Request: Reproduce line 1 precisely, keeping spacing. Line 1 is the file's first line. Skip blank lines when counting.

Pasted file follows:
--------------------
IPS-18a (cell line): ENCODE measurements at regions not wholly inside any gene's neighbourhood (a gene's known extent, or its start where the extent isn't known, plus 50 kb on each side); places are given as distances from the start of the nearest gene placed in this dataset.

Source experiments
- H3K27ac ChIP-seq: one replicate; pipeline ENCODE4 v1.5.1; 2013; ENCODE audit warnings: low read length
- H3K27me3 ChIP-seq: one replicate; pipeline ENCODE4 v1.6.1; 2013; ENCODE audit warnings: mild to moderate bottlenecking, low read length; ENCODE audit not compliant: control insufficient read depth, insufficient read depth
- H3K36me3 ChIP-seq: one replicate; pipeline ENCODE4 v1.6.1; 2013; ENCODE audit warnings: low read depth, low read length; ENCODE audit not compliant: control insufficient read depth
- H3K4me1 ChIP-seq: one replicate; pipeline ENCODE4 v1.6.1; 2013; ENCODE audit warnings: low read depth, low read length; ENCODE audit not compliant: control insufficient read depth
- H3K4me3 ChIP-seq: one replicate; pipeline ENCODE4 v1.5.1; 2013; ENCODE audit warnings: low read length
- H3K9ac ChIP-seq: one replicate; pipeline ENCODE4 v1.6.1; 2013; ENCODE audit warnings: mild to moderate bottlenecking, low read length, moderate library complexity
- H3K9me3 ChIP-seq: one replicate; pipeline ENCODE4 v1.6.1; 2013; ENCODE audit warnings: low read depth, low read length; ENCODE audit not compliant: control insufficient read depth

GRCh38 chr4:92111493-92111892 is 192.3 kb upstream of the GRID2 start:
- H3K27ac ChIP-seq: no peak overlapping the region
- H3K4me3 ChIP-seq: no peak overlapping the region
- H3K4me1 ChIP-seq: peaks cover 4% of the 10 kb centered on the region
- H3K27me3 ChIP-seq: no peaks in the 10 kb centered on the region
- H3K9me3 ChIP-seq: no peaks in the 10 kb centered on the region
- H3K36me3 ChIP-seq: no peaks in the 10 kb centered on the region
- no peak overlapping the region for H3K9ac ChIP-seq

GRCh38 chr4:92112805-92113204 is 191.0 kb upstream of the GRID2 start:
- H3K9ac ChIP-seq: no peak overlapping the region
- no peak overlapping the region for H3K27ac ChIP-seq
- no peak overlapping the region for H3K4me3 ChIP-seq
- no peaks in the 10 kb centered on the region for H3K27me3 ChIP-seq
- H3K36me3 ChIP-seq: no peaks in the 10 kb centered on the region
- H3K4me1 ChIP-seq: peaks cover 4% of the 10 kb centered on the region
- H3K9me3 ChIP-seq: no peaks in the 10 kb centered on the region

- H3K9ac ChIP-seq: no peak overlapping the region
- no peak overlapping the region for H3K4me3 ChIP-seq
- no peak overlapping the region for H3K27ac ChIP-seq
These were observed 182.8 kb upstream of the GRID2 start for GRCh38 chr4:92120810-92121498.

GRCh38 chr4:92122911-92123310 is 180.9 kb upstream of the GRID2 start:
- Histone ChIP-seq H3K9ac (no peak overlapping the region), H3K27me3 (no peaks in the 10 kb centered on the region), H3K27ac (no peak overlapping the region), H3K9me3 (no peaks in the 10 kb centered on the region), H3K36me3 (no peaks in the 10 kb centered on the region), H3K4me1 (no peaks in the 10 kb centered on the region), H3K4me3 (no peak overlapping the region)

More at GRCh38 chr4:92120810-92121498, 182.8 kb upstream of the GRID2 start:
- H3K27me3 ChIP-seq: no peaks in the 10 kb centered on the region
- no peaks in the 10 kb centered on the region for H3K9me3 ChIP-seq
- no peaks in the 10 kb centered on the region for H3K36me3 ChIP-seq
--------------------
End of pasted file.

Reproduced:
IPS-18a (cell line): ENCODE measurements at regions not wholly inside any gene's neighbourhood (a gene's known extent, or its start where the extent isn't known, plus 50 kb on each side); places are given as distances from the start of the nearest gene placed in this dataset.